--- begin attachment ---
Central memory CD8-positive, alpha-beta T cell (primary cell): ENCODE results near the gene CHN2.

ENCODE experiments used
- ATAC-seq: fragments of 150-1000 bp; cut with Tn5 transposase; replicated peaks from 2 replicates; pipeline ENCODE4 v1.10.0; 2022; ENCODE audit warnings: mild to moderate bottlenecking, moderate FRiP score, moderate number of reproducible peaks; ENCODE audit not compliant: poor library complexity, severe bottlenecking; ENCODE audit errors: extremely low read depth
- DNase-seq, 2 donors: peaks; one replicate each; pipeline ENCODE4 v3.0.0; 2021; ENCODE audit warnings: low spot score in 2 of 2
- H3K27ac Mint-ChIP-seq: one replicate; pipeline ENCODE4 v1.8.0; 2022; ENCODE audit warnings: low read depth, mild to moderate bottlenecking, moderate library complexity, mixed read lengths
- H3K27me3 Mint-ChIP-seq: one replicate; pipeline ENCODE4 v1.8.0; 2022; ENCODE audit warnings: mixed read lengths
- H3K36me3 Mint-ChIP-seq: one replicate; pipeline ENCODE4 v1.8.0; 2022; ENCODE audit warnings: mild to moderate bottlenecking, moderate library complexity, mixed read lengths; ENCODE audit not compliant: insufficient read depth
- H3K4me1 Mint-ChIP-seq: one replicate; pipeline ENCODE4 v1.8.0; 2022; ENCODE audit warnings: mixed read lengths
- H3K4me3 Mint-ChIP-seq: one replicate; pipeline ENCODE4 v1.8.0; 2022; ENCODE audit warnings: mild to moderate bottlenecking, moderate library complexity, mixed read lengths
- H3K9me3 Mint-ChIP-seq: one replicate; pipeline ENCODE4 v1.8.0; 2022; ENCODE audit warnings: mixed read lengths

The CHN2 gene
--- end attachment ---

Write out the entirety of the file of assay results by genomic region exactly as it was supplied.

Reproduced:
Central memory CD8-positive, alpha-beta T cell (primary cell): ENCODE results near the gene CHN2.

ENCODE experiments used
- ATAC-seq: fragments of 150-1000 bp; cut with Tn5 transposase; replicated peaks from 2 replicates; pipeline ENCODE4 v1.10.0; 2022; ENCODE audit warnings: mild to moderate bottlenecking, moderate FRiP score, moderate number of reproducible peaks; ENCODE audit not compliant: poor library complexity, severe bottlenecking; ENCODE audit errors: extremely low read depth
- DNase-seq, 2 donors: peaks; one replicate each; pipeline ENCODE4 v3.0.0; 2021; ENCODE audit warnings: low spot score in 2 of 2
- H3K27ac Mint-ChIP-seq: one replicate; pipeline ENCODE4 v1.8.0; 2022; ENCODE audit warnings: low read depth, mild to moderate bottlenecking, moderate library complexity, mixed read lengths
- H3K27me3 Mint-ChIP-seq: one replicate; pipeline ENCODE4 v1.8.0; 2022; ENCODE audit warnings: mixed read lengths
- H3K36me3 Mint-ChIP-seq: one replicate; pipeline ENCODE4 v1.8.0; 2022; ENCODE audit warnings: mild to moderate bottlenecking, moderate library complexity, mixed read lengths; ENCODE audit not compliant: insufficient read depth
- H3K4me1 Mint-ChIP-seq: one replicate; pipeline ENCODE4 v1.8.0; 2022; ENCODE audit warnings: mixed read lengths
- H3K4me3 Mint-ChIP-seq: one replicate; pipeline ENCODE4 v1.8.0; 2022; ENCODE audit warnings: mild to moderate bottlenecking, moderate library complexity, mixed read lengths
- H3K9me3 Mint-ChIP-seq: one replicate; pipeline ENCODE4 v1.8.0; 2022; ENCODE audit warnings: mixed read lengths

The CHN2 gene